Adam Mintz 22:45
Right. Okay, so that’s really good. I mean, what you’re really doing is you’re saying, usually, when we think about Freud, Moses and Monotheism, you kind of get caught up in the fact that he says Moses was murdered. And it Torah doesn’t say Moses was murdered. So therefore, he’s making up the story. So, who cares about Freud’s story, but what you are saying is, leave that aside, don’t get caught up in that. Let’s talk about the fact that Moses is terminated, an airman is terminated and Miriam is terminated. Why are the leaders terminated? Why is it important that they’re they don’t reach their goal, and that they’re terminated? Now, this question is more complicated, because in the book of Devarim, Moses asked God, at least twice to be led into the land, you know, Moses, who put his life on the line so many times for the Jewish people, he asked God a little favor? And the answer is, he can’t even get that favor. And if you want to even go further than that, Moses wasn’t even buried in the Land. Right? At least you would say, you know, today when somebody dies, and they want to be buried in the Land, we put them on El Al, and they’re buried in the Land. But Moses didn’t even get that there was no El Al, but they didn’t take Moses into the land. Joseph, who dies in Egypt, they take him into the land, they carry him through the desert, they take him into the land and Kever Yoseph you know, the grave of Joseph is somewhere there on the West Bank, there is a grave of Joseph so that He was buried in the Land, Why did Moses get that benefit to be buried in the Land. So, he really is terminated, if you want to use the word in a cruel kind of way.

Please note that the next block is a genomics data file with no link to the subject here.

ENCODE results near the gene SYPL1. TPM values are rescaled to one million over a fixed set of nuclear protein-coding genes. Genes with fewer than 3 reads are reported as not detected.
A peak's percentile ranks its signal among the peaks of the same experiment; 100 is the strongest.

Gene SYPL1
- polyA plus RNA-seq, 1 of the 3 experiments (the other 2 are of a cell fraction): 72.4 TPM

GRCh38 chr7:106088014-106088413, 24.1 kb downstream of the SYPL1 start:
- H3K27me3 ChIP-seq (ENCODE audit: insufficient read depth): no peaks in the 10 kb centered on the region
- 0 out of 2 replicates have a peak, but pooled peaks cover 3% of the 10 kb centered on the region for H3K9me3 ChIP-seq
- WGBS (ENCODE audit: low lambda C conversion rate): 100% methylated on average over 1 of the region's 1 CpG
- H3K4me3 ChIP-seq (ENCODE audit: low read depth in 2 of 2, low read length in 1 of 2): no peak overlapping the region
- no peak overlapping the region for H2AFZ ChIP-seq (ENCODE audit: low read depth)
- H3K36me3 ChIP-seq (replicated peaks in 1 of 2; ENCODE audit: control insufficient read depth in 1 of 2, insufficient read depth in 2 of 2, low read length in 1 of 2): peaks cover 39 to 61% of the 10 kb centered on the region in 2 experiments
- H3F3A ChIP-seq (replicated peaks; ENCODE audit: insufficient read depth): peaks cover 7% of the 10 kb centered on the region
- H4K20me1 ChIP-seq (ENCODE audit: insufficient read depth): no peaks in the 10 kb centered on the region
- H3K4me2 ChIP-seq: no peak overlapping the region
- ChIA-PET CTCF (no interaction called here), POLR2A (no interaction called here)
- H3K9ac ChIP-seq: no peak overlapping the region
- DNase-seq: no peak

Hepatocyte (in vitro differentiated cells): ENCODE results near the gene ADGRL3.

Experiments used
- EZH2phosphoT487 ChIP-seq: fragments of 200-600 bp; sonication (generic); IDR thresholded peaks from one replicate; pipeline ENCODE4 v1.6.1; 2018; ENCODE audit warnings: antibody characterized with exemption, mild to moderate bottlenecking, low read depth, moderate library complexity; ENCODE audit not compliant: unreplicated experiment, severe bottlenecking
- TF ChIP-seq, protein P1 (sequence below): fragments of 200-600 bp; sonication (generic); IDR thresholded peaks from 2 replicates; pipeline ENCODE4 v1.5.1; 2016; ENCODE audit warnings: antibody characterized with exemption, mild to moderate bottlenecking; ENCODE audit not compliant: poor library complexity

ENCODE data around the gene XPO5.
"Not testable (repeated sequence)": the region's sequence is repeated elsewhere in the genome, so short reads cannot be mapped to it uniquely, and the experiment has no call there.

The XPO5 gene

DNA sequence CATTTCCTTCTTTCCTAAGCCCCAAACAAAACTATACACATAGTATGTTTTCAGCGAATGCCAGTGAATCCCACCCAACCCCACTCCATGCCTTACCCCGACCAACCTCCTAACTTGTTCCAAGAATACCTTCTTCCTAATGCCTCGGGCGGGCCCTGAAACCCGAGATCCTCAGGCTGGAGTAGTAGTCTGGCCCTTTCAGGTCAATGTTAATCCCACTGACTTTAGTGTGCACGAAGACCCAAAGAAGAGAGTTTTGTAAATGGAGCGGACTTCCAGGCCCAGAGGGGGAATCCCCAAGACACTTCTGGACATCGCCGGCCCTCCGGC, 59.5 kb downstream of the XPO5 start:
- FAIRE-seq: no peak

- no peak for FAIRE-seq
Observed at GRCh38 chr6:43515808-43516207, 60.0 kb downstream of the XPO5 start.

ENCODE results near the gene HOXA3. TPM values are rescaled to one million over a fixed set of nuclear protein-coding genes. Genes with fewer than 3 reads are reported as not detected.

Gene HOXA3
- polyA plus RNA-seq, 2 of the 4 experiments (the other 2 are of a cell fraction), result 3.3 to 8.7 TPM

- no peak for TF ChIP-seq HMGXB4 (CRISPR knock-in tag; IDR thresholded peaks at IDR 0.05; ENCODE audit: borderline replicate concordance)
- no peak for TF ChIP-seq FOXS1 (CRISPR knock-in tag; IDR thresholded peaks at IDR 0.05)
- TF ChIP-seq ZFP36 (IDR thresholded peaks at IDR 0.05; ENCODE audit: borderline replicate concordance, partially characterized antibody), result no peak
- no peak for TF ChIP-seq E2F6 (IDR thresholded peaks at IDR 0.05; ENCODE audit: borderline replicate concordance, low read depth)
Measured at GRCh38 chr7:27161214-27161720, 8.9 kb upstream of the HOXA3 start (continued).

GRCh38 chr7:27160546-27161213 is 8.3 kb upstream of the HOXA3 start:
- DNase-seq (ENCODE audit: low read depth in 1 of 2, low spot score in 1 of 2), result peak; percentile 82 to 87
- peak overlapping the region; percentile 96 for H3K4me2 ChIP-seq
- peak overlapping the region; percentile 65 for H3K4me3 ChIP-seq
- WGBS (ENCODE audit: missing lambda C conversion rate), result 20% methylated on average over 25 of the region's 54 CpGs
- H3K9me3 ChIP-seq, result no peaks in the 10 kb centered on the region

Geoffrey Stern 24:14
So picking up on this termination from a literary sense that he was dropped from the sequel, so to speak, in our portion and now portion contains a lot but this is kind of fascinating. In the next episode, the Jews are moving on and they reach out to the king of a Edom. And they say that we’d like to pass through you. We are going to stay on the Kings Road. We’re not going to take any food or water. And in his introduction, what Moses says by way of introduction, and he says as follows in Numbers 20: 15-16, He says our ancestors went down to Egypt that we dwelt in Egypt for a long time. And then he says, and we cry to Hashem who heard our plea, sending a messenger who freed us from Egypt. And it says, וַיִּשְׁלַ֣ח מַלְאָ֔ךְ וַיֹּצִאֵ֖נוּ מִמִּצְרָ֑יִם. So, Rashi says, a messenger, this was Moses. From this, we may learn that the prophets are termed angels. Iban Ezra was said, this is to be taken literally, it’s actually a real angel. And for those of you who know the Haggadah, the Haggadah in the first fruits decoration, we say and the Lord took us out of Egypt, not through an angel, not through a Seraph and not through a messenger, but directly by the Holy One, blessed behave, it goes on, I will pass through the land of Egypt, I am not an angel. And that of course always elicits the discussion. Why is Moses not mentioned in the Haggadah? So, I am making a case rabbi, that even in the beginning of this conversation, where we start repeating to other nations and people and then to ourselves, all of a sudden, we start to lose Moses, all of a sudden, now a discussion is being made, when you say, a messenger took us out, was that angel? Was it Moses, and the Haggadah maybe the result of a response to Christianity and Islam that had charismatic leaders, and they wanted to downplay the role of Moses, but in a sense, he was terminated in history too. And I think that is absolutely fascinating.